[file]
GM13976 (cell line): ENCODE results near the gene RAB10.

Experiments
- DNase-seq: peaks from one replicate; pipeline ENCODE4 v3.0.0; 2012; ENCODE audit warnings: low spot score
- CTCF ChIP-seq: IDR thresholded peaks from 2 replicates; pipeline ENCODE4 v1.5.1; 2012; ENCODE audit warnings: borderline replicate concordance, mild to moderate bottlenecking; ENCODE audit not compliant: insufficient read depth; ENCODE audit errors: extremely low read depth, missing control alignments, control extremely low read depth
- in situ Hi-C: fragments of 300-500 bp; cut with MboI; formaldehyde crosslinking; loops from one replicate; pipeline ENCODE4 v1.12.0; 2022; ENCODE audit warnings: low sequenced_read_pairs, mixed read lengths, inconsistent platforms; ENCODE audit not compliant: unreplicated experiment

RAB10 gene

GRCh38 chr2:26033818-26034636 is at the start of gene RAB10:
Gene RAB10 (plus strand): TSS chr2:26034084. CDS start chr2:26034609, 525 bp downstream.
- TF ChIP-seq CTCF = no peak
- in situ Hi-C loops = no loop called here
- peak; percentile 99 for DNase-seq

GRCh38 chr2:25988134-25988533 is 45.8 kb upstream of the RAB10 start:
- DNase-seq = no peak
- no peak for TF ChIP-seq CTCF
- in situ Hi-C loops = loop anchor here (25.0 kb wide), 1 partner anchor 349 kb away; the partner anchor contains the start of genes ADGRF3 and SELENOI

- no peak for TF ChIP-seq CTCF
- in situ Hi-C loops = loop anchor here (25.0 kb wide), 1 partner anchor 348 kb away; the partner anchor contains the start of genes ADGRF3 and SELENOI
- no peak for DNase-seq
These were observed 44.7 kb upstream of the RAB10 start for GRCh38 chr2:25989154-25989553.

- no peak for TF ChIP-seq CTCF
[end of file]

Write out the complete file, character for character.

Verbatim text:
GM13976 (cell line): ENCODE results near the gene RAB10.

Experiments
- DNase-seq: peaks from one replicate; pipeline ENCODE4 v3.0.0; 2012; ENCODE audit warnings: low spot score
- CTCF ChIP-seq: IDR thresholded peaks from 2 replicates; pipeline ENCODE4 v1.5.1; 2012; ENCODE audit warnings: borderline replicate concordance, mild to moderate bottlenecking; ENCODE audit not compliant: insufficient read depth; ENCODE audit errors: extremely low read depth, missing control alignments, control extremely low read depth
- in situ Hi-C: fragments of 300-500 bp; cut with MboI; formaldehyde crosslinking; loops from one replicate; pipeline ENCODE4 v1.12.0; 2022; ENCODE audit warnings: low sequenced_read_pairs, mixed read lengths, inconsistent platforms; ENCODE audit not compliant: unreplicated experiment

RAB10 gene

GRCh38 chr2:26033818-26034636 is at the start of gene RAB10:
Gene RAB10 (plus strand): TSS chr2:26034084. CDS start chr2:26034609, 525 bp downstream.
- TF ChIP-seq CTCF = no peak
- in situ Hi-C loops = no loop called here
- peak; percentile 99 for DNase-seq

GRCh38 chr2:25988134-25988533 is 45.8 kb upstream of the RAB10 start:
- DNase-seq = no peak
- no peak for TF ChIP-seq CTCF
- in situ Hi-C loops = loop anchor here (25.0 kb wide), 1 partner anchor 349 kb away; the partner anchor contains the start of genes ADGRF3 and SELENOI

- no peak for TF ChIP-seq CTCF
- in situ Hi-C loops = loop anchor here (25.0 kb wide), 1 partner anchor 348 kb away; the partner anchor contains the start of genes ADGRF3 and SELENOI
- no peak for DNase-seq
These were observed 44.7 kb upstream of the RAB10 start for GRCh38 chr2:25989154-25989553.

- no peak for TF ChIP-seq CTCF